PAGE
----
now I am getting ready to implement CUDA into my physics library.
I am reading the programmers guide for the n time to make sure I understand well the architecture.
I must said the more I read the more I like it in many areas, and not so much on others.
I have two questions.
I read somewhere that it is possible to plug more than one card on the same machine, but the manual say that the cards must be identical.
I am confused, my motherboard have three PCI express slots, and I am wandering what would happen if a plug a g8600, or g8500 in the primary PCI express and a g8800 to another slot.
The reason I ask is that I am interested in using the card as a math co-processor only, for acceleration of all kind of physics simulation: rigid bodies, animation, rigid particles, sph fluids, cloth, etc
I read somewhere here in the forum that when the final CUDA SDK is released it will work on all g80 series of hardware but that for now only gtx8800 and gts8800 are supported. Is this correct?
Ideally what I want to do is to used one g8500 as a standalone co-processor, but I do not want to jeopardize my machine plugging two different cards and having catastrophic results.
For what I can see in the API, there is a function to queries the hardware, I do not see why they have to be identical.
My second question is about the design and marketing of the g8500 and g8600, for what I can see they are targeted to the mass consumer and entry level user.
I went to a store on the weekend and saw the g85 for $149.99 with 256 meg of ram.
I assume they do not have the bandwidth and the floating point throughput of the g88s
so I do not understand why it is that they are PCI express only, or at least I did not see any AGP versions.
The following is a speculation and a wish.
For what I understand there are more than 20 million PC in the US but I am willing to bet that more than half of those PCs are older generation from the PCI an AGP time.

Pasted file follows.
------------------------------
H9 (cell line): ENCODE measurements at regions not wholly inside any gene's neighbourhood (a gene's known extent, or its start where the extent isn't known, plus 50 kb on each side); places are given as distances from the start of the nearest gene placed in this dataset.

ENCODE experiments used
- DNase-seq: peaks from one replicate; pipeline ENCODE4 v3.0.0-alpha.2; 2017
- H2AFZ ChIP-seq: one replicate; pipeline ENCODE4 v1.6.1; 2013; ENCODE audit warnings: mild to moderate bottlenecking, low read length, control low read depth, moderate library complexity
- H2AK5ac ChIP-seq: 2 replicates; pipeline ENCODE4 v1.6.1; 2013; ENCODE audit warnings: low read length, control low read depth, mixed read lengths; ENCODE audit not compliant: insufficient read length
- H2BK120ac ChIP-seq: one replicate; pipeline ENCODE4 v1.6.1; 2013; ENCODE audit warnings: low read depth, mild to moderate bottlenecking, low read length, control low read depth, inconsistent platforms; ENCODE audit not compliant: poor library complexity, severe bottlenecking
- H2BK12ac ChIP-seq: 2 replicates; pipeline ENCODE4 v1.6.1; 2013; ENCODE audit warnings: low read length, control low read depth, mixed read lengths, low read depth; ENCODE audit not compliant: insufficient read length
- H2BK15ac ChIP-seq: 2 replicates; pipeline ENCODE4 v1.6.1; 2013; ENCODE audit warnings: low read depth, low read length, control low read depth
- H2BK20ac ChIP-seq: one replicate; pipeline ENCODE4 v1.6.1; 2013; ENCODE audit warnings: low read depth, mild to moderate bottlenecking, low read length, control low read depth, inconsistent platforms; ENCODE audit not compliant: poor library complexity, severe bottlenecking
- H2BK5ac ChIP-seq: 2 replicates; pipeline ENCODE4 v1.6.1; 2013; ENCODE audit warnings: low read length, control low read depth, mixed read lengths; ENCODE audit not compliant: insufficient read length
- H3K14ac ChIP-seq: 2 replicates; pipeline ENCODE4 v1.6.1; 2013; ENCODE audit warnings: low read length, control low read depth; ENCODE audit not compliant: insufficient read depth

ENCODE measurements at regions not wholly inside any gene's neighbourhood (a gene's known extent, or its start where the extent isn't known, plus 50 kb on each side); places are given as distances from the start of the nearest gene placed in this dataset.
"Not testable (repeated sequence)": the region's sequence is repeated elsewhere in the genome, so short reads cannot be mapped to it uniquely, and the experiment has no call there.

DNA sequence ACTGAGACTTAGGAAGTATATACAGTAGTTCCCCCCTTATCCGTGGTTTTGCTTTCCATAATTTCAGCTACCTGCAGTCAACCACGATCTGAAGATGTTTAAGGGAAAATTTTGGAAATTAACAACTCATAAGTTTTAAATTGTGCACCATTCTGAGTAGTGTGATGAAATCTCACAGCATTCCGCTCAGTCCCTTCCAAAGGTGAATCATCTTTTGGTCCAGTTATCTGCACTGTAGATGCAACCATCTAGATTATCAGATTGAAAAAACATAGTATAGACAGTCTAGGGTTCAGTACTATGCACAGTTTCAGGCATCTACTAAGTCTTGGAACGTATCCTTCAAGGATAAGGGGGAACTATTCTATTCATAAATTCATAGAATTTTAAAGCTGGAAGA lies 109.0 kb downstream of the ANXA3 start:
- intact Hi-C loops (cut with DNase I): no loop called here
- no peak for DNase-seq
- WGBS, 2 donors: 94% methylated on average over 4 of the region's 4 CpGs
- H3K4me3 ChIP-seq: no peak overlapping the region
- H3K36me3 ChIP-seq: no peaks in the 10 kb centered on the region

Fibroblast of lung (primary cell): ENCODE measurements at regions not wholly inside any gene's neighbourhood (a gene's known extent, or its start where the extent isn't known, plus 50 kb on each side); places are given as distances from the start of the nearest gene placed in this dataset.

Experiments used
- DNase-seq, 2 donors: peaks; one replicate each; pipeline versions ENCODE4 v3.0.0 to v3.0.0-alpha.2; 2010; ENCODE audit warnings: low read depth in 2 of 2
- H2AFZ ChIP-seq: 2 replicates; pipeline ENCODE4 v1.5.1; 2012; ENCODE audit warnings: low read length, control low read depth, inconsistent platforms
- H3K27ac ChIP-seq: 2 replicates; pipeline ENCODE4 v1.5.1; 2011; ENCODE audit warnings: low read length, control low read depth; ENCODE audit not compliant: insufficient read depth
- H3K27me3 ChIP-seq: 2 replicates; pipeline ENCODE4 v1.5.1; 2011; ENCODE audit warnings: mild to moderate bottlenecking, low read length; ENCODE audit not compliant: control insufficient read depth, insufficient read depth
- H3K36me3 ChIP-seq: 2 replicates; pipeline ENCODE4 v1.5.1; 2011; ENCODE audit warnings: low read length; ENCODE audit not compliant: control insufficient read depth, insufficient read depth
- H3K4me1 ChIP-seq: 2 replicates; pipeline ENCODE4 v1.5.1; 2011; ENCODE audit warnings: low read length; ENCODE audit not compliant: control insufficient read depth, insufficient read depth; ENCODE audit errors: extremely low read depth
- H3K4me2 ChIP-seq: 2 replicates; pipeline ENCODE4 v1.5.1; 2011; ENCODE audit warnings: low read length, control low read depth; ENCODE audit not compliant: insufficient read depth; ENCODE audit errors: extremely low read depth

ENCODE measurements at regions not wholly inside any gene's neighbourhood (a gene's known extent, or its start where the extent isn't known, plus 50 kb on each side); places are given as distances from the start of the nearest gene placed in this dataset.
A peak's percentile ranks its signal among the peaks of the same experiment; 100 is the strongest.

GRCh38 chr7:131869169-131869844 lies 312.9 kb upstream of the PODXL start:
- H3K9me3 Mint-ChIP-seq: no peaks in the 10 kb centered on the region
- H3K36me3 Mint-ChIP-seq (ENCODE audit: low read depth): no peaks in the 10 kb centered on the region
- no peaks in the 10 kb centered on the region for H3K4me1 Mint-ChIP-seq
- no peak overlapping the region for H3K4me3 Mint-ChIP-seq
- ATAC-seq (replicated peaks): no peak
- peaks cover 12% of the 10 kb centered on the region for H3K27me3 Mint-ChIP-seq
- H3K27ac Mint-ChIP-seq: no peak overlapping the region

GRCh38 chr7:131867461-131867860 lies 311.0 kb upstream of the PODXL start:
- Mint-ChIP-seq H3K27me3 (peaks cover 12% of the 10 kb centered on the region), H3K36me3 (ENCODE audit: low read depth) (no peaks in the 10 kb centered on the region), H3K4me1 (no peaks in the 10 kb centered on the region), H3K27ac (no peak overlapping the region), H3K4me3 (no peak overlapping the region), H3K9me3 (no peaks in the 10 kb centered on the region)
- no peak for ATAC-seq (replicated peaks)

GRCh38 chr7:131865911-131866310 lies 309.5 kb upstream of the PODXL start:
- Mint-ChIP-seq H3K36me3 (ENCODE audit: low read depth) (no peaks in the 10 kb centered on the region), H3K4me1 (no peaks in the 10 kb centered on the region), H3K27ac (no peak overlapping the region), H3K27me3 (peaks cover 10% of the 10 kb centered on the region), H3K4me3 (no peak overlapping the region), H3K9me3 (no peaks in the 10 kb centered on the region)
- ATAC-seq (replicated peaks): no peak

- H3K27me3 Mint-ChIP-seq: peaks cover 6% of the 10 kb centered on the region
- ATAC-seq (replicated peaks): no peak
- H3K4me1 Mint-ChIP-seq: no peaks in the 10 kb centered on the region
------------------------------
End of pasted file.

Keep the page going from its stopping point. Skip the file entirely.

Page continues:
I understand that the top of the line cards needs the high bandwidth, but I do not see how the PCI express bus will help on cards that are targeted to older PC.
On the other hand an AGP version of the same card will allow for so may users to update to better a graphics solution with the option of better overall performance on application that take advantage of the hardware for things other than graphics, and all for a very reasonable price. After all isnt that the reason CUDA was created?
Finally and this is a wish, why no make PCI version of the g8500, there are lots game companies and middleware developers that could get good used of hardware acceleration, yet not all these companies can afford expensive commercial licenses or do not use exclusive hardware solution, because they target their game to mass market. But if there was the possibility to use acceleration on low end hardware…, I do not know but I got the hunch that the sales will larger than anybody can possible imaging.
My impression is that CUDA was made to break the saturation of graphics hardware, but it is crippled by the bus selection for all versions, the way it is now is only usefully for high end users that will get then anyway.
I hope I am not out of line here speaking nonsence, as I usually are.